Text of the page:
Edited by Sara Delamont
Chapter 38: The Literary and Rhetorical Turn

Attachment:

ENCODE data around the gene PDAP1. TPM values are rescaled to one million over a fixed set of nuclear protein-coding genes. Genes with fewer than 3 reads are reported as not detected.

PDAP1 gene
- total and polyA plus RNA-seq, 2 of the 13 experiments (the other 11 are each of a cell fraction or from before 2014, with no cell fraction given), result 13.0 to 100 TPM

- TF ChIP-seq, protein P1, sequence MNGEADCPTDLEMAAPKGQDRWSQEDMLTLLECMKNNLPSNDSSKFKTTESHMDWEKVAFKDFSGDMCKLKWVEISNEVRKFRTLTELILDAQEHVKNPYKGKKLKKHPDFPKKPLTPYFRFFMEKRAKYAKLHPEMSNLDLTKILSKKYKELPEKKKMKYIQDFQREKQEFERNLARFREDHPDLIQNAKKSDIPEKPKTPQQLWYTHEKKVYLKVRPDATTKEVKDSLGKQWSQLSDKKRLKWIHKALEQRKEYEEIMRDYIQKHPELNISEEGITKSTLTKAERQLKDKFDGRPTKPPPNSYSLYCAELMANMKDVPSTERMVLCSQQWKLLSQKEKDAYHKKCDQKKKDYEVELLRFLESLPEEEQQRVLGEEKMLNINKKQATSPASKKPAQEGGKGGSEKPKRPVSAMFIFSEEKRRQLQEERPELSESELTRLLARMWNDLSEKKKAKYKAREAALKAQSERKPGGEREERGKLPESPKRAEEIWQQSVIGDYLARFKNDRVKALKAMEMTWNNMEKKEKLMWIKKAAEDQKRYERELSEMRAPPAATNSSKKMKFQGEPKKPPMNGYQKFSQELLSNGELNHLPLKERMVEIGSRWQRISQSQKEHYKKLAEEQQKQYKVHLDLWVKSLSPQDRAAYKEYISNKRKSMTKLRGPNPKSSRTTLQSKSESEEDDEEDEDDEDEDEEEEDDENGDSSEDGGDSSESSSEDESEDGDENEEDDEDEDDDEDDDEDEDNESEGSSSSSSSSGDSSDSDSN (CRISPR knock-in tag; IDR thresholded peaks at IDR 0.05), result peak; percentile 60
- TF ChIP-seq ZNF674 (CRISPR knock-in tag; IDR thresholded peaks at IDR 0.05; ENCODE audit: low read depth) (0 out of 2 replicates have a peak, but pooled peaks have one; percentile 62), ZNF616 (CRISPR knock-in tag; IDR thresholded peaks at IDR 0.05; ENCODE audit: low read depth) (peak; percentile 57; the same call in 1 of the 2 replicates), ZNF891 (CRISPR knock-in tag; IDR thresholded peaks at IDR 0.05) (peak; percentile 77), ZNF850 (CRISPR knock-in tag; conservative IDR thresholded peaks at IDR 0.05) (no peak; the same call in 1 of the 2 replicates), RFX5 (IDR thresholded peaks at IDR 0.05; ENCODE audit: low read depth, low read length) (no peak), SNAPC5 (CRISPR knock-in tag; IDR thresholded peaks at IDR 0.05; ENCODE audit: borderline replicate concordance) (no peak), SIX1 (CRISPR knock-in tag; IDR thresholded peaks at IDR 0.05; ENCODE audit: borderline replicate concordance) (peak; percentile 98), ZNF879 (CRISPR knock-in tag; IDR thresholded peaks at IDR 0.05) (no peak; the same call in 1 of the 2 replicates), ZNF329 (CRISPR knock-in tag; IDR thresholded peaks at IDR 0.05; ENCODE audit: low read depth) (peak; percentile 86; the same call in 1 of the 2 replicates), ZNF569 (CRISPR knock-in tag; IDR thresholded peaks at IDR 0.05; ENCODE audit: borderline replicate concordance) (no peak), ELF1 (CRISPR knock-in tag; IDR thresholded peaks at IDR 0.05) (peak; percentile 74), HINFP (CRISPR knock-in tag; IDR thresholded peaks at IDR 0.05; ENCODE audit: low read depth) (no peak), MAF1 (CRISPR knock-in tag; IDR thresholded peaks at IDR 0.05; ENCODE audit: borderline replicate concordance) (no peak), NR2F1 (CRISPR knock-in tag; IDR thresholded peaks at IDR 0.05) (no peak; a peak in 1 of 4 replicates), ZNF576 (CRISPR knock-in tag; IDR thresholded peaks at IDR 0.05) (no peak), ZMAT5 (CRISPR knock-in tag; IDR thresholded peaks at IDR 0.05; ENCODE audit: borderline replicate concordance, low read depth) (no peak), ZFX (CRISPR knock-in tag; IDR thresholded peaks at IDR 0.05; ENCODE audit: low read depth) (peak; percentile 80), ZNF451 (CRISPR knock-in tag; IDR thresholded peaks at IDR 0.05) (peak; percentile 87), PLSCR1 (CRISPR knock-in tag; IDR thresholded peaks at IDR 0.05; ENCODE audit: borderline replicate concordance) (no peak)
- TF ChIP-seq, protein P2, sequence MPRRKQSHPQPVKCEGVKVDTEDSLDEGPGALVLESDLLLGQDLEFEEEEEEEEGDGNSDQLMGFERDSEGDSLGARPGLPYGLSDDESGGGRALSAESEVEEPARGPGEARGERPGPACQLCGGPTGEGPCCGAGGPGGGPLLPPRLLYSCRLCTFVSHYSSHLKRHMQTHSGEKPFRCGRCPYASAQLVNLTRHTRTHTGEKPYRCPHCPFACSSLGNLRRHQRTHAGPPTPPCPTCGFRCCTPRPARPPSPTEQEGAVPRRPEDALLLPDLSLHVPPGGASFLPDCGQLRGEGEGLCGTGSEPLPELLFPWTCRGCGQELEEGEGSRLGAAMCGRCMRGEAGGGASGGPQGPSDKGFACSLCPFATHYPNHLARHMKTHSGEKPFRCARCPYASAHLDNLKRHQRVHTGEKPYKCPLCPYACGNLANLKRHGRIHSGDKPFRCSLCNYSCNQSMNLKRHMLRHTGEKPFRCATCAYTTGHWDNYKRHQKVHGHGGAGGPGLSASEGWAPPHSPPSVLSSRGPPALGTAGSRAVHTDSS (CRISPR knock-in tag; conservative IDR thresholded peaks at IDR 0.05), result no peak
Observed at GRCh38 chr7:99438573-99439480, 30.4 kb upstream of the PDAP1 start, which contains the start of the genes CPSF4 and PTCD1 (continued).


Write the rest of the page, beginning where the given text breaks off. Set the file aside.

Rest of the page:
Paul Atkinson How we write makes a difference. We produce texts that reconstruct particular social worlds, institutions and groups. We create accounts of local cultures, mundane practices and specialized actions. Written language is not a neutral medium through which we can convey equally neutral ‘findings’ about the social world. Language, spoken and written, is a ‘thick’ medium. It has its own conventions that impinge directly on what we can and what we cannot convey by way of written texts. This, of course, is not confined to social or educational research. It applies to any and every form of writing. Our academic disciplinary cultures are characterized by the textual conventions that they display, as well as by many other methodological commitments. For instance, the ‘standard’ scientific journal paper reflects just one restricted set of textual conventions. It is not, as it were, just a ‘natural’ way of representing scientific work. Although it does not strike us as being an especially ‘literary’ mode of representation, even the journal paper is a distinctive kind of textual genre. When it comes to more obviously discursive forms of writing – such as the production of an ethnography – then it is more obvious that we ought to pay attention to issues of authorship. In this context it is worth noting the convergence of method and textual product in the term ‘ethnography’ itself. The 1970s and 1980s witnessed a flurry of interest in the rhetoric of social science texts – anthropological, sociological and other. This in turn reflected a...
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